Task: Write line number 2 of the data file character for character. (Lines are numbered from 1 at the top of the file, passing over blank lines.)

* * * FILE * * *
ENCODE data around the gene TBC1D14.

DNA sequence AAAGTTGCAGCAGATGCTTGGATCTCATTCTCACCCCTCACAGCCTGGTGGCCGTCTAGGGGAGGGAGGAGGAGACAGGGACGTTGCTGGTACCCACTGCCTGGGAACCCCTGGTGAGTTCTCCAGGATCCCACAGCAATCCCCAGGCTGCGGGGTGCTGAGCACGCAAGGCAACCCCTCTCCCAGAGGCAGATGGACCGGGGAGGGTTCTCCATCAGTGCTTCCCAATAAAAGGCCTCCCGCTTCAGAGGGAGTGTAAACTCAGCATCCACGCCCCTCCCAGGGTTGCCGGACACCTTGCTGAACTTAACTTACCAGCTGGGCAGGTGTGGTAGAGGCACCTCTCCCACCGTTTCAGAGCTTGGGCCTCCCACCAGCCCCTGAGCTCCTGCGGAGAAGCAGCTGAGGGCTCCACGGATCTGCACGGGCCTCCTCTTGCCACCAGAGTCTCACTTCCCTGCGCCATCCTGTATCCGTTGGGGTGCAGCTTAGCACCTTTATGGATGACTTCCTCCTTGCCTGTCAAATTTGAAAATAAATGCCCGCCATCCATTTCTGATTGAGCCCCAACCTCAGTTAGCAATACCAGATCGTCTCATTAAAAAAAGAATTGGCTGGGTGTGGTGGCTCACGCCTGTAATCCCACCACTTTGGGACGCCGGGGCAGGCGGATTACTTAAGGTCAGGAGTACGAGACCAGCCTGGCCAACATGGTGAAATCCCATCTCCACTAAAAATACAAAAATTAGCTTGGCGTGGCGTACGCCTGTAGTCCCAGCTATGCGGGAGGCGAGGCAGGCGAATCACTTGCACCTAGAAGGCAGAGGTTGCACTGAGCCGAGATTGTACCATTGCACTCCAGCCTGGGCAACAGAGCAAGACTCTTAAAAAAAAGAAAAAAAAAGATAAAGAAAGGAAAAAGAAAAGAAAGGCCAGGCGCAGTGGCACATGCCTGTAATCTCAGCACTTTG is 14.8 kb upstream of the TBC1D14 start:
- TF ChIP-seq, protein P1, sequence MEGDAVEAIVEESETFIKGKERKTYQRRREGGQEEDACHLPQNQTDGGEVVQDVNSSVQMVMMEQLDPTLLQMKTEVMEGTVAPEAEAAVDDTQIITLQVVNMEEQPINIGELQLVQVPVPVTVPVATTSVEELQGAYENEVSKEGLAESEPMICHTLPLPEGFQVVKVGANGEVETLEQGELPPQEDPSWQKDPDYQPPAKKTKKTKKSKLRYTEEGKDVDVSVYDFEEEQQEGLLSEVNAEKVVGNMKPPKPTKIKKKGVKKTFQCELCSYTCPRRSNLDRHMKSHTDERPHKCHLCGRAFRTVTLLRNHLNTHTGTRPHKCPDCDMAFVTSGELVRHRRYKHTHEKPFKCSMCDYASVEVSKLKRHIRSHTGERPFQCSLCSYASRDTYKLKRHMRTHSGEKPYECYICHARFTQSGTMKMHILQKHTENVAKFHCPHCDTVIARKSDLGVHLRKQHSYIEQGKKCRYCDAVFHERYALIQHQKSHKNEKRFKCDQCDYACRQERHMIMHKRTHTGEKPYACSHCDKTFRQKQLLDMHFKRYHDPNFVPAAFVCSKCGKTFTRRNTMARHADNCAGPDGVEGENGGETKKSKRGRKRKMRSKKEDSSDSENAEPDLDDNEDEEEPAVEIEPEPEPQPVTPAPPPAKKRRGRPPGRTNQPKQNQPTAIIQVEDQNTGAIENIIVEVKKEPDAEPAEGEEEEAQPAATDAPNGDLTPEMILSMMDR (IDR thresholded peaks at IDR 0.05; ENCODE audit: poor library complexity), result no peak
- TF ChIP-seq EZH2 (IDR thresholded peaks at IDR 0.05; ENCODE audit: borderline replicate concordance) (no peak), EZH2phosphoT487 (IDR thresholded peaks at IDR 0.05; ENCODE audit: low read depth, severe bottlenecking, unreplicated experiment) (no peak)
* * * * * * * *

DNA sequence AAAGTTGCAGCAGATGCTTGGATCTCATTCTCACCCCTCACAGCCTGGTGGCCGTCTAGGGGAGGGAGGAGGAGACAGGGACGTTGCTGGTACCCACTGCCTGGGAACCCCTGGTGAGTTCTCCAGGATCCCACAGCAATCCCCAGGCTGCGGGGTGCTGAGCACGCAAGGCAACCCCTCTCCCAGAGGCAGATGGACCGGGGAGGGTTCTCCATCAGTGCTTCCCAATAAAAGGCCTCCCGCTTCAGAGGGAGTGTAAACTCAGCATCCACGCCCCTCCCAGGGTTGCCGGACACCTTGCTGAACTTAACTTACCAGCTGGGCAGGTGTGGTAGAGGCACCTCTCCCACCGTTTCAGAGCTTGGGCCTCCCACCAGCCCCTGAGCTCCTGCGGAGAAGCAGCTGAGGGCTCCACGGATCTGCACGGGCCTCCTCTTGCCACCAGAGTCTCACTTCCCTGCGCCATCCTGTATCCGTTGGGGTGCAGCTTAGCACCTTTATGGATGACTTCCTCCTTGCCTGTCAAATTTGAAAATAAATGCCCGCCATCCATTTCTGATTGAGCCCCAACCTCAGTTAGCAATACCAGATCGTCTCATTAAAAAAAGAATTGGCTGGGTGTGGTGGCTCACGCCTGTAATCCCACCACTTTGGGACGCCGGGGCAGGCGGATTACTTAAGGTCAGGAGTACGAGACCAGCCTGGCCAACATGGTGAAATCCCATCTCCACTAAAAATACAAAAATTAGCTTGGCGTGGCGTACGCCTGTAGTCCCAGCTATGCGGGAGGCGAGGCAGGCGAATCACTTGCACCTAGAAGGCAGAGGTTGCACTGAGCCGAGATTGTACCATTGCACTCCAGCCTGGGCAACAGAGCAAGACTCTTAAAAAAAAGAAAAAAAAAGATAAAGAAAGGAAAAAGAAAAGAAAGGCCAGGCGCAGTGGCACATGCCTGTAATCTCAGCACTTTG is 14.8 kb upstream of the TBC1D14 start: